Although he was raised Armenian, he drifted from his roots, not looking back or wondering why until Abby surprised him by asking if they could visit Historic Armenia together.

“My grandmother was among the few survivors of the longest death march in the genocide era,” she says. “After witnessing the massacre of her parents, husband, and three daughters, she was forced to walk over 800 kilometers across the scorching desert from Yalova, Turkey, to Aleppo, Syria.”

Unlike other documentaries, the Alexanians haven’t gone down the black hole arguing whether genocide occurred or not. Their film assumes that fact and begins there. It’s current. And they’ve already received some backlash from it.

“We’ve gotten some death threats from Turkish lobbyists,” he brought out. “It only heightens the desire to proceed with it.”

The film incorporates DV home video footage of Armenians visiting their ancestral land, shown by Armen Aroyan, who’s been guiding tour groups over the past 20 years. The Alexanians have big plans for this, hoping to show it in movie theaters, film festivals, and on television and international broadcasts. The International Istanbul Film Festival has expressed an interest.

“Beyond that, we plan to market our film for home viewing with a special emphasis on educational venues,” Nubar Alexanian says.

His nutmeg venture is called Walker Creek Media, a company that prides itself in documentary films and photographs.

The family’s personal investment has been huge: 18 months of planning and preparation marked by an aggressive fund-raising campaign. A successful kick-starter campaign brought in $30,000 online. Nubar and wife Rebecca are the primary investors with over $100,000 in the project.

They’ve been living in Gloucester for many years and are very tuned into the history and traditions of this seacoast community.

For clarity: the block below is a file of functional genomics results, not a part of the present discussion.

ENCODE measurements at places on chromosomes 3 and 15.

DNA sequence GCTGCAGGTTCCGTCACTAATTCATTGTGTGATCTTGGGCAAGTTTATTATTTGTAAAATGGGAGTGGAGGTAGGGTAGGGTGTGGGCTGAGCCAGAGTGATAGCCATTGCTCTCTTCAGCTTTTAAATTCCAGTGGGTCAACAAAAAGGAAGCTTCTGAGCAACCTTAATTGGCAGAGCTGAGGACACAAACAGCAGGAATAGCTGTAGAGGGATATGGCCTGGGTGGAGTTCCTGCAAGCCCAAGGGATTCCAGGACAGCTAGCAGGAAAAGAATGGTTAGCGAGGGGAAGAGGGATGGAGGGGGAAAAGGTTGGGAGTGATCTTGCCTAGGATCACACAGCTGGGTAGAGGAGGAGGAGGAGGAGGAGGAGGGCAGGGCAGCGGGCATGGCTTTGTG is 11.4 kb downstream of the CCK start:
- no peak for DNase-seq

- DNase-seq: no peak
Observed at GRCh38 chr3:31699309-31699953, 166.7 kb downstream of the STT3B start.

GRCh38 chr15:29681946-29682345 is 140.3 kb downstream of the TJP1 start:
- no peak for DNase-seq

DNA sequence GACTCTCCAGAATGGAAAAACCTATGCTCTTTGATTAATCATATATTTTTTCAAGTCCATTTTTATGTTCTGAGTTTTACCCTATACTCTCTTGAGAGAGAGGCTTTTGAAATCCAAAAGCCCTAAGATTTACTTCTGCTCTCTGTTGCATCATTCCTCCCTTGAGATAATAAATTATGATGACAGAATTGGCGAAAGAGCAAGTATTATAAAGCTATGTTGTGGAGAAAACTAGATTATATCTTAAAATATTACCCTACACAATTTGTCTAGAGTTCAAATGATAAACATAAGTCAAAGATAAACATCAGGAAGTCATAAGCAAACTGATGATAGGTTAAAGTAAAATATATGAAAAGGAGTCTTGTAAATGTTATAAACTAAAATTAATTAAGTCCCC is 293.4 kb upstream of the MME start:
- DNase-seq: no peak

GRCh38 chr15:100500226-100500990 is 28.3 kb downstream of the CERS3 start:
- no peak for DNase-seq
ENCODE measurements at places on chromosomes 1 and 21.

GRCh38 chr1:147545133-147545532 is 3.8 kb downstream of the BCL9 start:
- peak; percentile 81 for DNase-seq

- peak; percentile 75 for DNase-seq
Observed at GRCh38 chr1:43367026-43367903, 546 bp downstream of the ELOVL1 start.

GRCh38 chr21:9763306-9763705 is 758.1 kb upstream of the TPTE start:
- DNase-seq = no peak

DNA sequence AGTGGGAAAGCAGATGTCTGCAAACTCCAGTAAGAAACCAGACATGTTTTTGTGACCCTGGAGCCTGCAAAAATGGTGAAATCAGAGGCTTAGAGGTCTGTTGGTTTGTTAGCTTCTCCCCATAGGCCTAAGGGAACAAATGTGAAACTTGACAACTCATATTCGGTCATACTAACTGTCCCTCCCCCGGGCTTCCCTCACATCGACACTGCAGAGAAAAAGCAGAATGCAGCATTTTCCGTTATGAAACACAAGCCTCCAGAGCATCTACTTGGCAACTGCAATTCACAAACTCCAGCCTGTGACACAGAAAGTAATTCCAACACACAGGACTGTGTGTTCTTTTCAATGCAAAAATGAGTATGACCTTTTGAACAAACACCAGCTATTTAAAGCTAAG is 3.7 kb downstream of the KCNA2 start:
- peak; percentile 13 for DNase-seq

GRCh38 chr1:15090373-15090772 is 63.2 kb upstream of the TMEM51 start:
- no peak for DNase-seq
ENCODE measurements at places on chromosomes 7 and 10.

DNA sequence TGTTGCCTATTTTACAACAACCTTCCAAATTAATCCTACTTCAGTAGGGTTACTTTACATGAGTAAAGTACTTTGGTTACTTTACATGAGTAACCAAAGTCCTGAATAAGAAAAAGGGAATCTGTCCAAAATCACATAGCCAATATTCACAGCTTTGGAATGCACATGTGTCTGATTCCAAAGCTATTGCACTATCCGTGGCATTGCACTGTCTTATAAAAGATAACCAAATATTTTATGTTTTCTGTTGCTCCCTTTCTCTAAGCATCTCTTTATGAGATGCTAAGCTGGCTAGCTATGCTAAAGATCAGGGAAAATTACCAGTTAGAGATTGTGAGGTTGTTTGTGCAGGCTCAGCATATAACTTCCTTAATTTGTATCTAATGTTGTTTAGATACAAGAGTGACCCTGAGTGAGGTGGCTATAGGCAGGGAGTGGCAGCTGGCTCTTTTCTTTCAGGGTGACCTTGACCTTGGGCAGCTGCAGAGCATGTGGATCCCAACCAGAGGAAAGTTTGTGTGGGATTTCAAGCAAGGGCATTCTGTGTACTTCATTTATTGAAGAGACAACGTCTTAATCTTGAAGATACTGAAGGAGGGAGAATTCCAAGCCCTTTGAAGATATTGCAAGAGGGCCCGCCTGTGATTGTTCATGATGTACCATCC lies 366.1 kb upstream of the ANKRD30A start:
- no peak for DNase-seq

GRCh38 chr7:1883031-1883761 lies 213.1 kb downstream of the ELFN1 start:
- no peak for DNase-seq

“This spring and summer, we’ll be shooting interviews throughout the United States,” Nubar confirms. “Our final shooting trip will be a three-week excursion to eastern Turkey later this year. Final editing and packaging will take place next July, ready for broadcast in August or September of 2014.”

Nubar Alexanian recently spent two days reaching out to 350 students at Pingree School in Hamilton. Also addressed were teachers and community leaders. He was joined by Ruth Thomasian, the executive director of Project SAVE, based in Watertown. His film proved a perfect venue for discussion.

“The response was deeply moving,” he described. “We’re committed to engaging both the Armenian and non-Armenian communities in this way.”

As the centennial approaches in 2015, Nubar Alexanian hopes his documentary will address many issues on the international stage, answer the “Armenian Question” once and for all, get people in harmony with one another, and foster some justice for our people.

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Tom Vartabedian

Tom Vartabedian is a retired journalist with the Haverhill Gazette, where he spent 40 years as an award-winning writer and photographer. He has volunteered his services for the past 46 years as a columnist and correspondent with the Armenian Weekly, where his pet project was the publication of a special issue of the AYF Olympics each September.
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2 Comments

  1. I would like to know if you are intrested to produce movie if you dont mind let me know please. You wouldnt louse to find out what I have written.

  2. On our trip to Historic Armenia it was a great pleasure in meeting Nubar Alexanian & his daughter Abby. We can hardly wait to see his documentary on TV for the forthcoming 100th Anniversary of the Armenian Genocide that he is working on. We congratulate him on this effort. Steve & Angele Dulgarian